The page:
The MotC places the caregiving relationship within a systemic context, with difficulties residing in the network of relationships around a child, and explicit attention to the ways in which danger and threat in partner, family, and wider social relationships can shape parent-child relationships (Grey and Dallos, in press).  So-called ‘insensitive’ patterns need to be seen in the context in which they operate, where they can be seen as strategies of managing adverse circumstances.  The aim of intervention is not to make all parents conform to an expert blueprint (be it ‘sensitive’ or otherwise) but facilitate adaptation (Crittenden et al. in press).

The Research Basis of the Meaning of the Child Interview?

The Meaning of the Child Interview is based upon almost 30 years of research into the ways in which adult speak about their relationships, and what this reveals about how these relationships function.

Particular use is made of Crittenden’s work on the Adult Attachment Interview (Crittenden and Landini 2011), which is a development of Bowlby’s understanding of defensive processes; the way in which the brain processes information about relationships and threat in order to stay safe (Grey and Farnfield, 2017a, 2017b), and how the meaning derived from past experience shapes relationships.  Also central is the body of research into Reflective Functioning (Fonagy 2006, Fonagy et al. 2004), the human ability to understand behaviour in relationships in terms of underlying mental states, and its application to parenting (Slade 2005), as well as Solomon and George’s (e.g. 2008) work on representations of caregiving.

“The Motc Interview has given me a structured and focused assessment which has enable me to explore the relationship between the parent and child. It has given me more confidence as a professional and I feel more confident in my assessments. I cannot believe what wealth of information I have gathered using the Motc interview. I would genuinely and whole heartily recommend this training for everyone who works with families.”
Social Worker, Northern Ireland

The Validation of the Meaning of the Child

The Meaning of the Child has been used extensively in therapeutic work, and to support child welfare decision making and intervention since 2010. It has been directly researched in its own right and shown to predict the parents’ face-to-face relationship with the child as evaluated by the CARE index with a high level of accuracy (Grey and Farnfield 2017b), discriminate between at risk and normative relationships (Grey and Farnfield 2017b), and correlate with parental Reflective Functioning (Grey 2014).  It is one of only a few comparable tools to be validated with fathers as well as mothers.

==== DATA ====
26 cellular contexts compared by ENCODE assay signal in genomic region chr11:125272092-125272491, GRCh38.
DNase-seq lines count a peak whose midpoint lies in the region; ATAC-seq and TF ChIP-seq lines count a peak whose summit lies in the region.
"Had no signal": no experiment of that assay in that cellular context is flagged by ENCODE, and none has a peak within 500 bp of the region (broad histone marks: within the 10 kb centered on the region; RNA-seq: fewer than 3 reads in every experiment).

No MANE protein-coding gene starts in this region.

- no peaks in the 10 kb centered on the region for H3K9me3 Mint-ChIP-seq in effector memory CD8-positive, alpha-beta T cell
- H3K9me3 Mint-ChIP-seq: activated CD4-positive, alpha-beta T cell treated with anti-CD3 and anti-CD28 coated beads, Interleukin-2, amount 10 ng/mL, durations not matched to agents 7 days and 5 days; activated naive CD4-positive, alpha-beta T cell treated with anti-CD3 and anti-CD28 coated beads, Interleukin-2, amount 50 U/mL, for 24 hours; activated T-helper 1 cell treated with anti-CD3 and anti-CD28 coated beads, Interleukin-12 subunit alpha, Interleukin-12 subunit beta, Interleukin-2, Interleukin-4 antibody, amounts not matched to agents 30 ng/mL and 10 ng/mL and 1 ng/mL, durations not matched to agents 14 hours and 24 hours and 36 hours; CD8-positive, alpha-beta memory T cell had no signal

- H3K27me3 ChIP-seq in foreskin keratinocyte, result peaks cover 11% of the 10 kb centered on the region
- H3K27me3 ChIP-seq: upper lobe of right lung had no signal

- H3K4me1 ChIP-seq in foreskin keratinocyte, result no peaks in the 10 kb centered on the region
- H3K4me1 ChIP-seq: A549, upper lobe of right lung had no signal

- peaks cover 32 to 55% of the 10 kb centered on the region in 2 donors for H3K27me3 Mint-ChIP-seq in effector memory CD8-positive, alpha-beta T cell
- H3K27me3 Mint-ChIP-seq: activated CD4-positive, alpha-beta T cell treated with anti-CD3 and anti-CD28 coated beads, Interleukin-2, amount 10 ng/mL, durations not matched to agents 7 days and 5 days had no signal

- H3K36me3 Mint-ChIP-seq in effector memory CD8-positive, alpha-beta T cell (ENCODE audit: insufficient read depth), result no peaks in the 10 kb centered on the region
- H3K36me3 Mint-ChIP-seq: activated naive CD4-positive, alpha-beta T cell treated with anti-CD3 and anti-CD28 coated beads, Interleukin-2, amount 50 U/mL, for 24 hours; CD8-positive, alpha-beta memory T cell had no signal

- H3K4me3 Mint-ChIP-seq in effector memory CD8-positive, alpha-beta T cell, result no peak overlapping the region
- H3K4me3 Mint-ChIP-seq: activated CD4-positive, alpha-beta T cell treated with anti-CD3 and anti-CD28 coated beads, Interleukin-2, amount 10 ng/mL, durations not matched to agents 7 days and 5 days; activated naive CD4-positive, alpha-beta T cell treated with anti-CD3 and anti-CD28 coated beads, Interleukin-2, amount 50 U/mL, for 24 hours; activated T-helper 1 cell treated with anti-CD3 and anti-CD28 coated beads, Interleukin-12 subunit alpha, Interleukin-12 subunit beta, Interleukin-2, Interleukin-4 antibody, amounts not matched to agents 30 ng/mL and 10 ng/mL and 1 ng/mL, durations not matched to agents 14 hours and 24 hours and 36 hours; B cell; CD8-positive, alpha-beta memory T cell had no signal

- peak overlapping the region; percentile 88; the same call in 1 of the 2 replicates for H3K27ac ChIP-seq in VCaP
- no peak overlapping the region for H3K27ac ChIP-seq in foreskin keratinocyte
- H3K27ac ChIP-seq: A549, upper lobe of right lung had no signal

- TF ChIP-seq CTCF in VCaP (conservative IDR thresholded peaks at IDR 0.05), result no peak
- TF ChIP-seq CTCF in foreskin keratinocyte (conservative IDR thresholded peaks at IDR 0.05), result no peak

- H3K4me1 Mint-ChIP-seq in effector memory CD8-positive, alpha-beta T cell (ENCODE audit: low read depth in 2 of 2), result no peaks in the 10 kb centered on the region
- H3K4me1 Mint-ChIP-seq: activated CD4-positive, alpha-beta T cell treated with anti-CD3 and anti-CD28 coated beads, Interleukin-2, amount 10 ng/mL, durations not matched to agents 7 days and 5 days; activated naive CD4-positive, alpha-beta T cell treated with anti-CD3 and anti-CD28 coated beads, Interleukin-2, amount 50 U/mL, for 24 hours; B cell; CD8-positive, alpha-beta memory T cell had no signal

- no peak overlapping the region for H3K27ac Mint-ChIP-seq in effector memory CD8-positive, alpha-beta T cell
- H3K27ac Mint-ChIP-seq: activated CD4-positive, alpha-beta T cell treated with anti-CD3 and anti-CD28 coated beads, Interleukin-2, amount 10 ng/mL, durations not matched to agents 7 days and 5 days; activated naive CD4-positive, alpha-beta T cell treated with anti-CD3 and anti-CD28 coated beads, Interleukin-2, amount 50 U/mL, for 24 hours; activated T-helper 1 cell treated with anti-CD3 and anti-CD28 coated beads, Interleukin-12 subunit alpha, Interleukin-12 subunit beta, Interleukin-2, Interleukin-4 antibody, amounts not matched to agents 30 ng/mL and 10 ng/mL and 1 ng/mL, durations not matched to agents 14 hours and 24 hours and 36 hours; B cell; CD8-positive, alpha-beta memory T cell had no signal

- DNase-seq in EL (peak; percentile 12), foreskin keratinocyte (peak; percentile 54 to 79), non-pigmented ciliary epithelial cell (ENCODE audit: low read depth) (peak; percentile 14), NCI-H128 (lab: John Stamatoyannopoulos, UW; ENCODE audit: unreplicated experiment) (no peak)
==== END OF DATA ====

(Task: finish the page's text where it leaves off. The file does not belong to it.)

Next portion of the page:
The MotC’s use in practice was demonstrated in evaluations of a project that that used the MotC in work with high-risk families, where children were at risk of going into care (Smith et al. 2018).  The project showed considerable success in keeping children with their families and reducing the need for child protection involvement (McPherson et al. 2018 present an in-depth evaluation of the project’s effectiveness; see Smith et al. 2018 for a more detailed description of the nature of the work carried out, including the role of the MotC).

As yet unpublished data (Hollingsworth 2019) showed the ability of the MotC to evaluate the relationships of foster and adoptive parents of children up to the age of 16, correlating accurately with the procedure that examines caregiving behaviour via a series of videoed structured tasks, assessed via the Dyadic Emotional Interaction Scales.  It is currently being used in a study of parents who have autistic children (Grey, Dallos, and Stancer 2021) to help evaluate a systemic intervention (SAFE: McKenzie et al. 2020).

Further research is ongoing in a variety of settings including the relationship of professionals with their clients, the evaluation of a mindfulness project with parents in the child protection system, and a programme supporting adoptive parents with challenging behaviour.

The video below is of an online talk given by Dr Grey on current research being undertaking using the MotC with parents of children with an ASD diagnosis from the SAFE project: